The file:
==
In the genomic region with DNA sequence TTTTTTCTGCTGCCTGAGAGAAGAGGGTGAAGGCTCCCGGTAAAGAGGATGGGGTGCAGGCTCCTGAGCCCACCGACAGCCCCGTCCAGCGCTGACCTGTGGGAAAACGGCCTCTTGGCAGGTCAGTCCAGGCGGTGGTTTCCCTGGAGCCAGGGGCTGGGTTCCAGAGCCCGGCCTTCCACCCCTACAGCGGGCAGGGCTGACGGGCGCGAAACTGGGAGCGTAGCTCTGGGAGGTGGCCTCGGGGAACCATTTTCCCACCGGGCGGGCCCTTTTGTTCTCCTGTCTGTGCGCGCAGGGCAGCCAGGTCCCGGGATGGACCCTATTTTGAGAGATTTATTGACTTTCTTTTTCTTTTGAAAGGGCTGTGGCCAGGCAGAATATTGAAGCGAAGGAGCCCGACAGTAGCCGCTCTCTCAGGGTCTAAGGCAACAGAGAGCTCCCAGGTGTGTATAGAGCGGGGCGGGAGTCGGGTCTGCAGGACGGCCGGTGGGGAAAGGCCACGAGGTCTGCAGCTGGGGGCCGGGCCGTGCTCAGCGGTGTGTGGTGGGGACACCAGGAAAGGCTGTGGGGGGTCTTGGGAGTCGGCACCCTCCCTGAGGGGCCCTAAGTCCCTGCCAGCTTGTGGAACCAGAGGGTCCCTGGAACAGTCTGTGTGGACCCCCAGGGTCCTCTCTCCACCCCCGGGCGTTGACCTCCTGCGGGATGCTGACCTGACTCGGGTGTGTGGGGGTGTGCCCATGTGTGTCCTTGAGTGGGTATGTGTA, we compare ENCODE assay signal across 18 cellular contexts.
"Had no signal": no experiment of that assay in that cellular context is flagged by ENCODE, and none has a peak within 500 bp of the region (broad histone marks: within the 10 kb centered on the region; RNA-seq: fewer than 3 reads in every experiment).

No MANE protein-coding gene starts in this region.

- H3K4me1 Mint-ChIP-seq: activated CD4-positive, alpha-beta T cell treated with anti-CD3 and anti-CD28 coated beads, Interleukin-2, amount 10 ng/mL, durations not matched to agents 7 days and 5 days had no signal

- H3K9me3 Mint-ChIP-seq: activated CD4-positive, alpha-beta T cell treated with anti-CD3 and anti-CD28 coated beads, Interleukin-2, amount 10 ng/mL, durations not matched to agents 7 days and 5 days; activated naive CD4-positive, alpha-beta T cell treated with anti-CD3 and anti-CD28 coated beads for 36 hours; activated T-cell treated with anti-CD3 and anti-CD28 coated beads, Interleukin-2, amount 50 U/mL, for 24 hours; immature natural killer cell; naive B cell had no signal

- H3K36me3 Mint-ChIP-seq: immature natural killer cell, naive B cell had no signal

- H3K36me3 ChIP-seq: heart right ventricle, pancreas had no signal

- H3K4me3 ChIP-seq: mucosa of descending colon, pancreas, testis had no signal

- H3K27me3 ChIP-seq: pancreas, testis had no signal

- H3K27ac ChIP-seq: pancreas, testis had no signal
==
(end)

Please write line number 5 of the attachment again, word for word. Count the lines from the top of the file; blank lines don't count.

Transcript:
- H3K9me3 Mint-ChIP-seq: activated CD4-positive, alpha-beta T cell treated with anti-CD3 and anti-CD28 coated beads, Interleukin-2, amount 10 ng/mL, durations not matched to agents 7 days and 5 days; activated naive CD4-positive, alpha-beta T cell treated with anti-CD3 and anti-CD28 coated beads for 36 hours; activated T-cell treated with anti-CD3 and anti-CD28 coated beads, Interleukin-2, amount 50 U/mL, for 24 hours; immature natural killer cell; naive B cell had no signal